Stakeholders looked at other communities that have created similar internship systems to learn what works, and a variety of voices weighed in.

Now there is a person in each community whom businesses can call for advice, Condit said. The hope is to add internship coordinators in more Central Oregon cities, but in the meantime, cities without an internship coordinator, such as Prineville, can still participate in the system and call on coordinators nearby.

The range of internships and offerings will eventually be wide, Condit said. Internships will be offered in a variety of areas, including tech, hospitality, retail, service, manufacturing and more. It might be that there are only a few internships set up in the first year while the system still gets off the ground. But Youth CareerConnect will be available to businesses and young people looking for a variety of opportunities. Some internships will be paid while others might not.

“We found it depends on the business, it has to be flexible,” Condit said. “It’s what works best for the student and employer.”

David Haines, the internship coordinator with the Bend Chamber, said posting intern positions and finding the right person to fill it can be challenging and time-consuming for businesses.

“For example, EarthCruiser hosts a great internship,” Haines said. “They basically start contacting all of the schools, but for somebody who’s running a business, that can be a lot of effort.”

Haines himself, who graduated from Bend High School in 2011 and Oregon State University-Cascades in 2016, is the product of a local internship: He spent about a year interning at Economic Development for Central Oregon in Bend before being hired for his position with Youth CareerConnect.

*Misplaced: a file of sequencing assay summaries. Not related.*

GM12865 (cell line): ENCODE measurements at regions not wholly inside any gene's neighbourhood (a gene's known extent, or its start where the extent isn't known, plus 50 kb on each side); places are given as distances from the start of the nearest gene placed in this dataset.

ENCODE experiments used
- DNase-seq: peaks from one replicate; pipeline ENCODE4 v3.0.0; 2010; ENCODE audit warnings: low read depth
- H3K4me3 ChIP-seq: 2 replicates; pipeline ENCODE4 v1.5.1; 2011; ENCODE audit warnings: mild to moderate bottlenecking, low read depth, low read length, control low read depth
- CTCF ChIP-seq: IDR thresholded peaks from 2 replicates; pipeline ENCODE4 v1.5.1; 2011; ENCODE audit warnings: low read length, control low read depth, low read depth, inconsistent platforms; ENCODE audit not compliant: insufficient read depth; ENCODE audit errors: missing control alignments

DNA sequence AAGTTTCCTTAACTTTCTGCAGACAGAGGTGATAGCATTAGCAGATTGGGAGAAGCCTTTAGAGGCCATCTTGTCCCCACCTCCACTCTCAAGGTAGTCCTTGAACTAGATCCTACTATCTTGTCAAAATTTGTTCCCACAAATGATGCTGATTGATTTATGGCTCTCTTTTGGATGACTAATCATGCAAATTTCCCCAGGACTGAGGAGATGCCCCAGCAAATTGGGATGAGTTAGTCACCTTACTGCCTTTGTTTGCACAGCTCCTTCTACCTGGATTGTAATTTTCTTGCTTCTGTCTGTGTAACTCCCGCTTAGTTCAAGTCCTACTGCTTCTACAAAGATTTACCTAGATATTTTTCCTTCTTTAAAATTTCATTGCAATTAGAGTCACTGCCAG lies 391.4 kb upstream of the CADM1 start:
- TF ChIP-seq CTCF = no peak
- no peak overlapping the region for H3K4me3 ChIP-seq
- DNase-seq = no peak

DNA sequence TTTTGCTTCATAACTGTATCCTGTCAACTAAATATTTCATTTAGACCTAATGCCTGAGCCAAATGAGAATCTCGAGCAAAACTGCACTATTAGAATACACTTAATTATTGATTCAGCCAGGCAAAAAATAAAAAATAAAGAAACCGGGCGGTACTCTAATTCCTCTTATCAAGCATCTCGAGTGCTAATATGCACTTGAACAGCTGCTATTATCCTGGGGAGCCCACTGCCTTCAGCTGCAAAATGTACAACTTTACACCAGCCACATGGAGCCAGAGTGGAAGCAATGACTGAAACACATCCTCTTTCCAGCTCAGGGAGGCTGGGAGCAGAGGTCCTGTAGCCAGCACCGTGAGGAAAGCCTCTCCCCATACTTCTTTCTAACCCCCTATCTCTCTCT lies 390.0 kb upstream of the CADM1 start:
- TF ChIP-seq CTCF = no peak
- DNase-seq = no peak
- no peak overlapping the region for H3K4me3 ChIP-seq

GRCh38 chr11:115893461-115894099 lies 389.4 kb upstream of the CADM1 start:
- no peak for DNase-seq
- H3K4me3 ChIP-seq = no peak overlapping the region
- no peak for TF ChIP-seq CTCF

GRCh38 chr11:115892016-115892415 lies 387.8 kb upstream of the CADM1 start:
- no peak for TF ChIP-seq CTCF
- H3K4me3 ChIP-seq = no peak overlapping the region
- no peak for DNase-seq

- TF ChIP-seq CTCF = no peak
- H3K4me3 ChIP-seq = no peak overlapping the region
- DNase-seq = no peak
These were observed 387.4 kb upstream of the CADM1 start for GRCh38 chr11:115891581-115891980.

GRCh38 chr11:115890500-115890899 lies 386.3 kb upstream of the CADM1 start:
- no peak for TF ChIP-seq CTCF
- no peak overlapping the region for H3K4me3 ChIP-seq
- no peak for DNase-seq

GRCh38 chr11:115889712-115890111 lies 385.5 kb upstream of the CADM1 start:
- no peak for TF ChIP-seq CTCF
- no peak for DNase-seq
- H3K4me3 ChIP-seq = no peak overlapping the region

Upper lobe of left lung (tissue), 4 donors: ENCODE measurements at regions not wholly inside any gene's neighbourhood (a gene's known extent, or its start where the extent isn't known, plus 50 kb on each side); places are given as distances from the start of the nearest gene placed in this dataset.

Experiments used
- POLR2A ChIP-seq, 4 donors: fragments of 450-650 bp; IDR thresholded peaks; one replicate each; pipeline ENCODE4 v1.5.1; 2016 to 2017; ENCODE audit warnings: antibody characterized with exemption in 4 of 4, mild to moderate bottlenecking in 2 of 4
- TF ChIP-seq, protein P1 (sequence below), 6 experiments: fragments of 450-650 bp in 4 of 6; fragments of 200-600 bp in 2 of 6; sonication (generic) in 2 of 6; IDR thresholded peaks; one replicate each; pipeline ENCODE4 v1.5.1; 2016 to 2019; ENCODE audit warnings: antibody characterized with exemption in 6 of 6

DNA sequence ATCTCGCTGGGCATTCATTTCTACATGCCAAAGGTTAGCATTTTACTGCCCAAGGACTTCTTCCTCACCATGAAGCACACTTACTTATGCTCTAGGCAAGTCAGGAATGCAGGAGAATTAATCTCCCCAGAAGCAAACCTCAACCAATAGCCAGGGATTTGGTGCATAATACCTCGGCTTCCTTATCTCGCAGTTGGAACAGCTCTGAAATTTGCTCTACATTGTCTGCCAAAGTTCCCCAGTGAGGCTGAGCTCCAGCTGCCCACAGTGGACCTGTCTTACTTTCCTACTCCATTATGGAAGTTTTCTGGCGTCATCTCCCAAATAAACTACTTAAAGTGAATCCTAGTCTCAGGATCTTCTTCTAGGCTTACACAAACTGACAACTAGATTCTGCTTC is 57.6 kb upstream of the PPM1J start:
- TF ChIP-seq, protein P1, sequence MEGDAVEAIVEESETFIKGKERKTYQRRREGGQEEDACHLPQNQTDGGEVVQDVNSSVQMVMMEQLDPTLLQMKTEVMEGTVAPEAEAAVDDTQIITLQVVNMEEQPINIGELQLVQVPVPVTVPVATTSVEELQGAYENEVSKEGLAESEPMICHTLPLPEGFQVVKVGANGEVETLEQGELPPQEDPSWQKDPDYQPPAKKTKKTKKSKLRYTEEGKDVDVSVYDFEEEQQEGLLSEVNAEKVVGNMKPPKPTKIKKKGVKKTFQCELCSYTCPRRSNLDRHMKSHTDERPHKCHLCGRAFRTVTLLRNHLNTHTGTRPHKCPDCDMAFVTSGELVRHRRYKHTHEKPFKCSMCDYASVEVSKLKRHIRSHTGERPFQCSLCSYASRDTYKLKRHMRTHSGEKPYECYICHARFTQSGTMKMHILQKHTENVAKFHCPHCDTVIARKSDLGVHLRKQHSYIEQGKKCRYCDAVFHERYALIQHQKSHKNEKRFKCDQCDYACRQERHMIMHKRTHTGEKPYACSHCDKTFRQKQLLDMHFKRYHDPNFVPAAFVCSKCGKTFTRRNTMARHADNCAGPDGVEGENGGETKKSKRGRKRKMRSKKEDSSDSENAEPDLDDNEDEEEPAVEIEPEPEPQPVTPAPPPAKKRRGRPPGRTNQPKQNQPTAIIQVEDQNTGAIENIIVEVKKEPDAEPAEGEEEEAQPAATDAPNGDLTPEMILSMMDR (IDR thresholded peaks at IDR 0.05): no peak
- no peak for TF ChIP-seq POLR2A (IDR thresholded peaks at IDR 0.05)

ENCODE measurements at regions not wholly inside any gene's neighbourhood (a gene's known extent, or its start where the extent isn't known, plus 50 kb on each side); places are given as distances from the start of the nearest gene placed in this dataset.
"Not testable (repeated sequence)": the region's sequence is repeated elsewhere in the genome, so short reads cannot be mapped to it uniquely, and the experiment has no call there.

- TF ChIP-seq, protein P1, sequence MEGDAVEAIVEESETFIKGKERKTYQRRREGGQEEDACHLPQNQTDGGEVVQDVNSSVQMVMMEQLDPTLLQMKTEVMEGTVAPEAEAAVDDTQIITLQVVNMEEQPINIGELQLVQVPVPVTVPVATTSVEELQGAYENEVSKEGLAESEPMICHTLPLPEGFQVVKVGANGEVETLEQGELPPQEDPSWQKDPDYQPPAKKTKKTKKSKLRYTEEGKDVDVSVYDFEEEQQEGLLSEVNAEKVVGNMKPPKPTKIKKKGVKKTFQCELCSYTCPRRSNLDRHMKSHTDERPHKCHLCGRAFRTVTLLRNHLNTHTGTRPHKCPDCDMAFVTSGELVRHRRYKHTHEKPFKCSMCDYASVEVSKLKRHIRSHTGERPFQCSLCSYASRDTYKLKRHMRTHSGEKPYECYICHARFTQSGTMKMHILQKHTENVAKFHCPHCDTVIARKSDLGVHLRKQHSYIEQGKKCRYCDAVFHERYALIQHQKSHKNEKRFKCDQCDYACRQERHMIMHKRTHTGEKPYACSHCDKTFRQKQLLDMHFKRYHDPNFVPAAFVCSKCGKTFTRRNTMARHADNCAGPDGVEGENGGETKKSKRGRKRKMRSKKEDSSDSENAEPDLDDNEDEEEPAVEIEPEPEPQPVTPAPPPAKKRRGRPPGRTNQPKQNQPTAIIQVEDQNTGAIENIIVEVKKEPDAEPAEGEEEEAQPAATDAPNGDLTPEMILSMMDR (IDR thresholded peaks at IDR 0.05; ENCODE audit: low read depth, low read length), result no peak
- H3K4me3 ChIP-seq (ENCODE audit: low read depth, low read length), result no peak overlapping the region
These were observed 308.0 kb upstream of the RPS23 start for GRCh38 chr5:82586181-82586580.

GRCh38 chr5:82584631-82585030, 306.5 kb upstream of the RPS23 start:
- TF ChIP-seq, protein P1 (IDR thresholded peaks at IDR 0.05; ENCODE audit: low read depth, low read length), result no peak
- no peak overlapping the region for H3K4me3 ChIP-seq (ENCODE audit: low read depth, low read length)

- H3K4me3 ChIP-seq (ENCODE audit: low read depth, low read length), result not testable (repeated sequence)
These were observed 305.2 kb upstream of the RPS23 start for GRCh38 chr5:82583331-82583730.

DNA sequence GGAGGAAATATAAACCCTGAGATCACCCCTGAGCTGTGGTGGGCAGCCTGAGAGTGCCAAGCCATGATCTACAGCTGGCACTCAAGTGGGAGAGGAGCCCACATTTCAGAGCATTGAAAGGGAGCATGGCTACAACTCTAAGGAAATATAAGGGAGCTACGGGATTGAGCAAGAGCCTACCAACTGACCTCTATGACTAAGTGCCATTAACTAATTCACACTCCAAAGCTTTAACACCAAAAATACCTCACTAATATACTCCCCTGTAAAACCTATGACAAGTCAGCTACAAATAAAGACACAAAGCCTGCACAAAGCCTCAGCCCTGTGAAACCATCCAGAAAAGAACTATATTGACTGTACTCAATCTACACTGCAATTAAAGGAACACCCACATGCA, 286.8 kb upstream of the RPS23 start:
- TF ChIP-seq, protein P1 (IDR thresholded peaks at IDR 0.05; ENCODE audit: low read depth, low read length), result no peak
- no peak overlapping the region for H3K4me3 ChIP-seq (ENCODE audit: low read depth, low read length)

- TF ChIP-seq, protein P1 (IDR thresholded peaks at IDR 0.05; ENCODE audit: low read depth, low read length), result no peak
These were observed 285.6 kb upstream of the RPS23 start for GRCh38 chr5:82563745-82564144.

With his help and the help of other internship coordinators, businesses aren’t on their own. For businesses that have never offered and internship, the process can be intimidating, and sometimes it can be hard to drum up excitement from students.

In schools, counselors help students upload their applications so that the young people are vetted at some level, Haines said. And he’s been working closely with career and technical education instructors, for example.

Youth CareerConnect also works with youth who are not in traditional schools, Haines said, such as those in Heart of Oregon Corps. It’s also available to recent graduates.

The application is like a regular one for a job, Haines said, and young people are also asked what areas of industry they’re most interested in.

“We’re working on internships specifically, but by building a system like this, we increase a lot of touch points for things like businesses getting into the classroom to talk to students and we’re starting to close the gap between them,” Haines said.